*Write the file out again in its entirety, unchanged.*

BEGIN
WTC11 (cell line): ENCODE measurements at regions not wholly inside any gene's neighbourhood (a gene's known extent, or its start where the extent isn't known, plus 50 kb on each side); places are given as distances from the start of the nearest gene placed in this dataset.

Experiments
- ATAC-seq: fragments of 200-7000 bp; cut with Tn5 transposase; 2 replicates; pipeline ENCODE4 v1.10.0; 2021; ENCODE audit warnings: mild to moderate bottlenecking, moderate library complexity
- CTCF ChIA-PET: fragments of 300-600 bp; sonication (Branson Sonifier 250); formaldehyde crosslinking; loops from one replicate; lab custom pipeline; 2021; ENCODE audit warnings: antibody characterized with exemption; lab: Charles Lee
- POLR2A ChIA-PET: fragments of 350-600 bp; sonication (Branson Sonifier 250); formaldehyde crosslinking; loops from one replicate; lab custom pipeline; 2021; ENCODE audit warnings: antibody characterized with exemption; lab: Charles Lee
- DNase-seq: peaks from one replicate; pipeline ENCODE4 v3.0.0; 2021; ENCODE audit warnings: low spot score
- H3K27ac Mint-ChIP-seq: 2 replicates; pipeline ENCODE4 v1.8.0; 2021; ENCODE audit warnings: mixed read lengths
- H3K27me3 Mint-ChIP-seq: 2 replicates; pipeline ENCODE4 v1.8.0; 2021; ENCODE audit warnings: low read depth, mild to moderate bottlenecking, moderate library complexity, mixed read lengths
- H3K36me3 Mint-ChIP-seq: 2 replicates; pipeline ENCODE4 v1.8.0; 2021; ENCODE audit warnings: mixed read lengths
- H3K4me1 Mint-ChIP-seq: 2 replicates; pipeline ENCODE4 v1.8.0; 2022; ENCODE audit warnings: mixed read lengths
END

WTC11 (cell line): ENCODE measurements at regions not wholly inside any gene's neighbourhood (a gene's known extent, or its start where the extent isn't known, plus 50 kb on each side); places are given as distances from the start of the nearest gene placed in this dataset.

Experiments
- ATAC-seq: fragments of 200-7000 bp; cut with Tn5 transposase; 2 replicates; pipeline ENCODE4 v1.10.0; 2021; ENCODE audit warnings: mild to moderate bottlenecking, moderate library complexity
- CTCF ChIA-PET: fragments of 300-600 bp; sonication (Branson Sonifier 250); formaldehyde crosslinking; loops from one replicate; lab custom pipeline; 2021; ENCODE audit warnings: antibody characterized with exemption; lab: Charles Lee
- POLR2A ChIA-PET: fragments of 350-600 bp; sonication (Branson Sonifier 250); formaldehyde crosslinking; loops from one replicate; lab custom pipeline; 2021; ENCODE audit warnings: antibody characterized with exemption; lab: Charles Lee
- DNase-seq: peaks from one replicate; pipeline ENCODE4 v3.0.0; 2021; ENCODE audit warnings: low spot score
- H3K27ac Mint-ChIP-seq: 2 replicates; pipeline ENCODE4 v1.8.0; 2021; ENCODE audit warnings: mixed read lengths
- H3K27me3 Mint-ChIP-seq: 2 replicates; pipeline ENCODE4 v1.8.0; 2021; ENCODE audit warnings: low read depth, mild to moderate bottlenecking, moderate library complexity, mixed read lengths
- H3K36me3 Mint-ChIP-seq: 2 replicates; pipeline ENCODE4 v1.8.0; 2021; ENCODE audit warnings: mixed read lengths
- H3K4me1 Mint-ChIP-seq: 2 replicates; pipeline ENCODE4 v1.8.0; 2022; ENCODE audit warnings: mixed read lengths